'Shadow'.

Back to Back Theatre’s Shadow will have its Australian premiere at this year’s Sydney Film Festival, selected as one of six titles for the Screenability section.

The SXSW Audience Award-winning drama joins international entries, I Didn’t See You There and Straighten Up and Fly Right, in the program, designed to showcase films by filmmakers with disability.

Three Australian short films will also be shown in the strand, backed by Screen NSW’s Screenability Filmmakers Fund: Madeleine Stewart’s Inspire Me, Steve Anthopoulos’ Voice Activated, and Natalia Stawyskyj’s All Silent Dogs.

Screenability programmer Rebecca McCormack said the line-up included “powerful and provocative” films from local and international storytellers.

“Screenability places screen practitioners with disability at the centre of the narrative, bringing new ideas to audiences by sharing their authentic stories,” she said.

Based on the Geelong theatre company’s play ‘The Shadow Whose Prey The Hunter Becomes’, Shadow follows a trio of activists with intellectual disabilities who hold a town hall meeting about the future impacts of artificial intelligence. What begins as a polite discussion quickly descends into bickering and chaos.

‘I Didn’t See You There’.

The film was directed by Bruce Gladwin, produced by Alice Fleming and co-conceived and co-authored by Back to Back’s core performing artists Michael Chan, Mark Deans, Sarah Mainwaring, Scott Price, Simon Laherty and Sonia Teuben.

Fleming said they were now “even more excited” to share the film with Australian audiences, following last month’s SXSW debut.

“We are thrilled to have our Australian premiere of Shadow at the Sydney Film Festival,” she said.

“It continues to provide evidence that audiences and programmers are looking for more inclusive storytelling teams.”

Like Shadow, Reid Davenport’s documentary I Didn’t See You There and Kristen Abate and Steven Tanenbaum’s Straighten Up and Fly Right have both gained recognition on the festival circuit, winning the Sundance Directing Award and the Slamdance Grand Jury Prize, respectively.

‘Straighten Up and Fly Right’

In the former, Davenport examines the legacy of the freak show and the ableism people with disability continue to experience after seeing a circus tent near his home in Oakland, California. Originally from Bethel, Connecticut, the hometown of P.T. Barnum, ‘The Greatest Showman’, Davenport reflects on a time when people with disability were displayed as spectacle.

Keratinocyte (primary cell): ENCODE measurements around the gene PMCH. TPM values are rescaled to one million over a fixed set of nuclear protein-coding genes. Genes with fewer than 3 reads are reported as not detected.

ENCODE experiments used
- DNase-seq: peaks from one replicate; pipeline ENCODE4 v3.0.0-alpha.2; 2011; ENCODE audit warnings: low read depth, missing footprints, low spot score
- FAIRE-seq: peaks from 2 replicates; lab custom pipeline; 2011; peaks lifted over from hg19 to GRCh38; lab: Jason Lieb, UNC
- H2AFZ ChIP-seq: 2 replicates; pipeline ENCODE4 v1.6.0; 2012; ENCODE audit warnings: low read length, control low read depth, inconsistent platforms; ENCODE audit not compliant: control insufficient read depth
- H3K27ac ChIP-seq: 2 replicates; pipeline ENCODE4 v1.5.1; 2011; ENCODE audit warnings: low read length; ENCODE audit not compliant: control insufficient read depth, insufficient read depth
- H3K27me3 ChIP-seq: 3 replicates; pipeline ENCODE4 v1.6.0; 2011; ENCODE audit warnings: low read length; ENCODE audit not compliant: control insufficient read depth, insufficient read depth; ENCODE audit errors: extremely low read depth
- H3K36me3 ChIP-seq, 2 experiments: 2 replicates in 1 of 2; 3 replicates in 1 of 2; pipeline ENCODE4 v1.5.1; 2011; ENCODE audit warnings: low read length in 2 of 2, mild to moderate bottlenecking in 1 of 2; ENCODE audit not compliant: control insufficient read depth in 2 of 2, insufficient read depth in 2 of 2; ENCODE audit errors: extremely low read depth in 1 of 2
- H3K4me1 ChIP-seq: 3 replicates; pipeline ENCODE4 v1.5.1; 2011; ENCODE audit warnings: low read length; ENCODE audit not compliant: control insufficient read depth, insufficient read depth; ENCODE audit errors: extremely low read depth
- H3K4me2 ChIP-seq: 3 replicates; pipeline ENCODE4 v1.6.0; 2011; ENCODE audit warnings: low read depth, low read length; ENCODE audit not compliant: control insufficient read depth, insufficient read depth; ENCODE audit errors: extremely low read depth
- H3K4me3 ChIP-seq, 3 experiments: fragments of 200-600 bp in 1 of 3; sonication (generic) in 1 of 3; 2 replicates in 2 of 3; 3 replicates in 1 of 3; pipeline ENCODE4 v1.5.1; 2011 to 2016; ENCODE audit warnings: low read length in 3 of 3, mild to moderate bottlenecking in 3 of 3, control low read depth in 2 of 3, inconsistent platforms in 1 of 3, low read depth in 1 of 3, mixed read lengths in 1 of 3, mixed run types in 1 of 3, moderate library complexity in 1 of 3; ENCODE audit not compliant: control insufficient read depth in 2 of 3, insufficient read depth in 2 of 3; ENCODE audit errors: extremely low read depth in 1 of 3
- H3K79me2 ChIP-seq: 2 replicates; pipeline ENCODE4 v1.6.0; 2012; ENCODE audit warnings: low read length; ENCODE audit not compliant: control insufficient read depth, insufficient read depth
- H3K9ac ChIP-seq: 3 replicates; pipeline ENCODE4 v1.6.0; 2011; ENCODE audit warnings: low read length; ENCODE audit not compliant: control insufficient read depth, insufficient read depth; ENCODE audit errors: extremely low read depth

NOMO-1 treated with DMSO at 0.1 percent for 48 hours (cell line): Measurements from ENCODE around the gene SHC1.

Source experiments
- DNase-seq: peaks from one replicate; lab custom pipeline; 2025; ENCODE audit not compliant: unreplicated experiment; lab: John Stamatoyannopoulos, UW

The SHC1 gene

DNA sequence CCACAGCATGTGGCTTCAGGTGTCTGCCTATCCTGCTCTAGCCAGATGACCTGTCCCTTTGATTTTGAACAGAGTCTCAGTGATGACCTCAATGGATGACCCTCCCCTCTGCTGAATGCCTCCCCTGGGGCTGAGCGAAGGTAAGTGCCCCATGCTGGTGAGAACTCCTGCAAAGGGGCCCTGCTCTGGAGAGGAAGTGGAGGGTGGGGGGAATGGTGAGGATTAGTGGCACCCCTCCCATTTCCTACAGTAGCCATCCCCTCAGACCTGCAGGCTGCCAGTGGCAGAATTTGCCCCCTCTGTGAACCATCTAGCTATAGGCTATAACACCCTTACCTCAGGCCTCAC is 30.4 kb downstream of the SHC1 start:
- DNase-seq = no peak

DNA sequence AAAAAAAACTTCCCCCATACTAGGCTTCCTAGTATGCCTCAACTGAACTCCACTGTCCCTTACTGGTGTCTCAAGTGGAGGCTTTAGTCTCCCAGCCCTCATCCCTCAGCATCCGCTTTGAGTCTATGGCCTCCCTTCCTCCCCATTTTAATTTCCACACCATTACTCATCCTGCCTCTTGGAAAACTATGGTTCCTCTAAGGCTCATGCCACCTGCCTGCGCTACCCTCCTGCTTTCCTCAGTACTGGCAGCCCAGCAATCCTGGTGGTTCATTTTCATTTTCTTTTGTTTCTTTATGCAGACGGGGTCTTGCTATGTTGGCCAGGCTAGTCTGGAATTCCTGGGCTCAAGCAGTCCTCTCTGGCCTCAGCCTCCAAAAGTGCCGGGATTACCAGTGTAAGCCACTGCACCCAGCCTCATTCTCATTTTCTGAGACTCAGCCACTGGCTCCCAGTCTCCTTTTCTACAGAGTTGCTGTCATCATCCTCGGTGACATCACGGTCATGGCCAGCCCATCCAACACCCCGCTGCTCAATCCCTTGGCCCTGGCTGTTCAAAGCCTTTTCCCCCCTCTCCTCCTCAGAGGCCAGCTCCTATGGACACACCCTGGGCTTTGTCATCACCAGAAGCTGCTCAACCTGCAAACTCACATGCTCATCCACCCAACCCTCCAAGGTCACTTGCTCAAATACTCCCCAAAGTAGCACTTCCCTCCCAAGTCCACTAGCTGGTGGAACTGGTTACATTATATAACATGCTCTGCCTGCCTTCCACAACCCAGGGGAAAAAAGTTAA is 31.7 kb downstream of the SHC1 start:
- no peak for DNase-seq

Fellow US title Straighten Up and Fly Right follows Kristen (Abate), a 20-something New Yorker who lives alone and dreams of being a writer. Meanwhile, she walks dogs for a living and smokes weed to dull the relentless pain of her Ankylosing Spondylitis, a severe form of arthritis that leaves her permanently bent over. When faced with eviction, Kristen’s world begins to unravel, forcing her to make choices and cross new thresholds – some with an older man (Steven Tanenbaum) who is in some ways her mirror image. 

Screening alongside are Straighten Up and Fly Right will be All Silent Dogs, while Inspire Me will be shown with I Didn’t See You There, and Voice Activated with Shadow.

Acting head of Screen NSW David Gordon said he was also excited to see some of the newer voices in the program.

“Screenability returns in full force this year providing poignant and insightful perspectives from exciting new talents with disability including NSW filmmakers Madeleine Stewart, Steve Anthopoulos, and Natalia Stawyskyj,” he said.

Sydney Film Festival runs in cinemas June 8-19. The first 22 titles from Sydney Film Festival’s 2022 program can be found here.

Leave a comment

Your email address will not be published.